Healthy Habits Coaching Session 1:3: Ten Things To Know About Your Knife
Ode to a Sharp Knife
This week, Mary Lynn asked if she could use her session for a knife skills class. She's completed her homework every week (with style and grace), and has been enjoying 5 to 6 portions of vegetables every day. She has me wrapped around her finger this week, so this cooking teacher / coach found her way back to the cutting board.
During our 1-hour Skype lesson, we reviewed the finer points of onion, garlic, sweet potato, and carrot cutting. Here's what we learned:
1. Cutting boards are meant to be used: Mary Lynn has a gorgeous bamboo cutting board. So gorgeous in fact, that she doesn't use it. Fill your house with beautiful, useful things and don't be afraid to use them.
2. Bamboo has benefits: To keep your knife sharp, it's critical to use a firm, soft surface for cutting, and bamboo is ideal. Bamboo is a grass (and grows like a weed), so cutting down bamboo and using it for cutting boards is a bit more earth-friendly than wood (or plastic). Given this benefit, Mary Lynn can keep several bamboo cutting boards, use some for serving, and others for slicing.
3. Knives can be sharpened every 6 months: Mary Lynn kept apologizing for her dull knives. A well-honed knife keeps a decent tip, and knifes don't really need to be sharpened as frequently (Mary Lynn's mom sharpens her knives twice a year anyway, so there's need to apologize).
4. Hone a knife at a 20 degree angle. Honing a knife is fun, primarily because it looks like you know what you're doing. Don't just look it; know it! Take your knife perpendicular to the honing steel; that's a 90-degree angle. Cut that angle in half, that's 45-degrees. A bit more than half of that is 20 degrees. Go for it.
5. Here's how to chop an onion:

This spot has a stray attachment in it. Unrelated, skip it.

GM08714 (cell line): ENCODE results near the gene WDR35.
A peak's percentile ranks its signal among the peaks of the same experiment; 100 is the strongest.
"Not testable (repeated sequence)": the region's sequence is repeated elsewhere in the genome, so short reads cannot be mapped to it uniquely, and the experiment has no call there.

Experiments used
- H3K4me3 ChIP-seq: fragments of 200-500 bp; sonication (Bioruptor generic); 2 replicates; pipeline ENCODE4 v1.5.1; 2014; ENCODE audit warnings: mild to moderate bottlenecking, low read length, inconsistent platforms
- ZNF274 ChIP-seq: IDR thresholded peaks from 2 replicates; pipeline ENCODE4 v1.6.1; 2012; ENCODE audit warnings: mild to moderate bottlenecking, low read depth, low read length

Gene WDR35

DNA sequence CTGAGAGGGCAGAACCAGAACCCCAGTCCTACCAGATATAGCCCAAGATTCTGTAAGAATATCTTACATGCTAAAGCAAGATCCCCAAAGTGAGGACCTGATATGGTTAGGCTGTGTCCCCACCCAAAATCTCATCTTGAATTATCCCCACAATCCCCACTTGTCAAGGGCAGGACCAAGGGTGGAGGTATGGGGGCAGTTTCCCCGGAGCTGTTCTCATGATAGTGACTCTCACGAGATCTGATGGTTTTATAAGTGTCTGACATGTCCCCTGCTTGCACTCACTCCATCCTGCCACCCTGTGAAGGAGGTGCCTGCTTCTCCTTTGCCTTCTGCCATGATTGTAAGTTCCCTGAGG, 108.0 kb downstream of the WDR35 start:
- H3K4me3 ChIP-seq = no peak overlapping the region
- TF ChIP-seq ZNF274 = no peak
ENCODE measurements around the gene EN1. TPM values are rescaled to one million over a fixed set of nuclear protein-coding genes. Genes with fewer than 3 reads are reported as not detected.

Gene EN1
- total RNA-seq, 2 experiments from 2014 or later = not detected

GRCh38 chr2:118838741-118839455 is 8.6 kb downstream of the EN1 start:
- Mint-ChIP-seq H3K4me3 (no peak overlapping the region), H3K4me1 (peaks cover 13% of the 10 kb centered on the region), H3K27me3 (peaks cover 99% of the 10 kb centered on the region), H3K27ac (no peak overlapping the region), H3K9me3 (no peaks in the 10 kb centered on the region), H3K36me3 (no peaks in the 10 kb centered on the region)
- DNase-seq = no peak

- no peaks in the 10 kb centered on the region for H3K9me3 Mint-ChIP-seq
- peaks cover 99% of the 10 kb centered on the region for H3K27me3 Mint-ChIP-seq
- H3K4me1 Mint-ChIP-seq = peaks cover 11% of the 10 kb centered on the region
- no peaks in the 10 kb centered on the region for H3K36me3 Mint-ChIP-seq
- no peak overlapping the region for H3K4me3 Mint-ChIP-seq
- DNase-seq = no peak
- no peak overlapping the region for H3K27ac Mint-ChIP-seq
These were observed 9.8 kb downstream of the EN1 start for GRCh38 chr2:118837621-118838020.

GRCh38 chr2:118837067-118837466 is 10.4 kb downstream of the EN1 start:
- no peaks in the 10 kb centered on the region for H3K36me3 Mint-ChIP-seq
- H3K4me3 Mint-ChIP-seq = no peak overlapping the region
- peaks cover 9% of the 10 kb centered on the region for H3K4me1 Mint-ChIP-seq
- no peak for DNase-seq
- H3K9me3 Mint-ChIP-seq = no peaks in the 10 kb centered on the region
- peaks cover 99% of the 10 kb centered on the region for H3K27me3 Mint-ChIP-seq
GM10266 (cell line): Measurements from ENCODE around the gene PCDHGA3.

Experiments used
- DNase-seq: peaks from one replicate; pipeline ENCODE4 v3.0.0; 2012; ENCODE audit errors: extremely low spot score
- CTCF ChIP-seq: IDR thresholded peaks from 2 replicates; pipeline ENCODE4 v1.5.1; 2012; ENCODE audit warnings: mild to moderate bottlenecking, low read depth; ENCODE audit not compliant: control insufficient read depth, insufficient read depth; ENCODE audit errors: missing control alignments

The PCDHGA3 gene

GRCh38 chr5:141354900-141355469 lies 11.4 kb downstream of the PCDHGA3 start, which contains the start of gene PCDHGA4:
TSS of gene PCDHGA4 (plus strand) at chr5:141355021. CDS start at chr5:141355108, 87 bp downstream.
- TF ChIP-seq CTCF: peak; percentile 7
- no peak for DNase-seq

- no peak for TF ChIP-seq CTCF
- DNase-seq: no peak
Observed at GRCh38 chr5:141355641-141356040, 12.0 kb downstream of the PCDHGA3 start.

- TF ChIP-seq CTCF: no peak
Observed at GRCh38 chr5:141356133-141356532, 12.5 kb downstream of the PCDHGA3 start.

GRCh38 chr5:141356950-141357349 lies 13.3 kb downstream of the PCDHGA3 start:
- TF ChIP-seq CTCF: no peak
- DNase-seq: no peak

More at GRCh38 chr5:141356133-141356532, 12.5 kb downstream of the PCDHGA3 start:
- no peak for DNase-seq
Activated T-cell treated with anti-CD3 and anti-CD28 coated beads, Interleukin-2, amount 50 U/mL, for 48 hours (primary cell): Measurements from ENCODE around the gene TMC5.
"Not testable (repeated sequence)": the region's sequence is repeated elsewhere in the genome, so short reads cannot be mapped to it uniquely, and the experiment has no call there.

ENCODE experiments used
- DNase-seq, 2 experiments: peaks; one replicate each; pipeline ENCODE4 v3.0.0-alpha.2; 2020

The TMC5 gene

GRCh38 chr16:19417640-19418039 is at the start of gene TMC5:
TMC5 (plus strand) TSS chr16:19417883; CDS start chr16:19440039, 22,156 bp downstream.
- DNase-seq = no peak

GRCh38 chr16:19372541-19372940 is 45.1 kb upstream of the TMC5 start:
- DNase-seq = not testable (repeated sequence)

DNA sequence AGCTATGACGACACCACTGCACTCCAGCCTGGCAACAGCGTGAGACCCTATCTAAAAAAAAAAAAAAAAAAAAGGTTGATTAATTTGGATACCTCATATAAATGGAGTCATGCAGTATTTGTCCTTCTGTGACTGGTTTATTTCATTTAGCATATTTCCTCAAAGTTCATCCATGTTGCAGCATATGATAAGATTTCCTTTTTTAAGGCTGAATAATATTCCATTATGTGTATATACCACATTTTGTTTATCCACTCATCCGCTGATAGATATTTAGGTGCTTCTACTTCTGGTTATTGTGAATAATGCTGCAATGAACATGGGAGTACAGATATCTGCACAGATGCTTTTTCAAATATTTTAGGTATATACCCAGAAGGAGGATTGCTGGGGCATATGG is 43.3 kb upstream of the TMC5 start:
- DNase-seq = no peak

- Put the whole onion on the counter, root side up.
- Cut it through the root end, so you have two even halves with a flat side.
- Remove the papery skin from the onion.
- Place the onion flat-side down, hold the root end.
- See those lines on the onion? Follow them. Cut 2/3 of the way through the onion without cutting through the root end.
- Once you've made the slices, checkerboard the onion, slicing in the opposite direction, directly perpendicular to where you were just cutting.
- Voila! Minced onion.
6. Smash and slice garlic; mincing can be tedious. Mincing garlic isn't hard, it's just time-consuming. That's why there is chopped garlic in a can, but that's not the way to get optimal garlic flavor. To make garlic less time consuming (and still fresh), slice off the root end, smash the garlic to remove the papery skin, then slice the semi-smushed piece of garlic. Great flavor; not as time consuming. Perfect for the home cook.
7. Dicing a vegetable can be wasteful. Mary Lynn asked me to show her how to dice a sweet potato, which is naturally long and round. To dice something, first turn it into a square (or rectangle), slice it into planks, slice those planks to make bars, and slice the bars into cubes. Very assembly line thinking, and the most efficient way to get precise cuts. But turning a round object into a square creates a lot of waste. Either find a way to be OK with the waste, reuse it in a soup or stew, or be OK with cubes with rounded edges; your choice.
8. Henry Ford thought like a chef. See above. The best way to cut with precision is to create an assembly line and duplicate the move. Consistency of your cut means to consistency with cooking time.
9. Invest in a knife that works for you. Mary Lynn moved between a serrated chef knife, a paring knife, and a slicing knife, none of which were ideal for our class. She made me promise I'd send details on my knife of choice, a Santoku.
10. Handwash your knife. The best way to dull a knife is cleaning it in the dishwasher. Wash it by hand; it takes less than 10 seconds and will save you a whole lot of honing and sharpening time.
Mary Lynn's Recipes for this week:
Grilled Thai Chicken Salad with Mango and Ginger (Yes...you can substitute soy for fish sauce, add cucumber and cilantro)
Mexican Casserole with Charred Tomato Salsa (From the Jan/Feb 2011 issue of Cooking Light)
Good luck Mary Lynn! Next week we'll summarize what you've learned and make a fitness plan for February.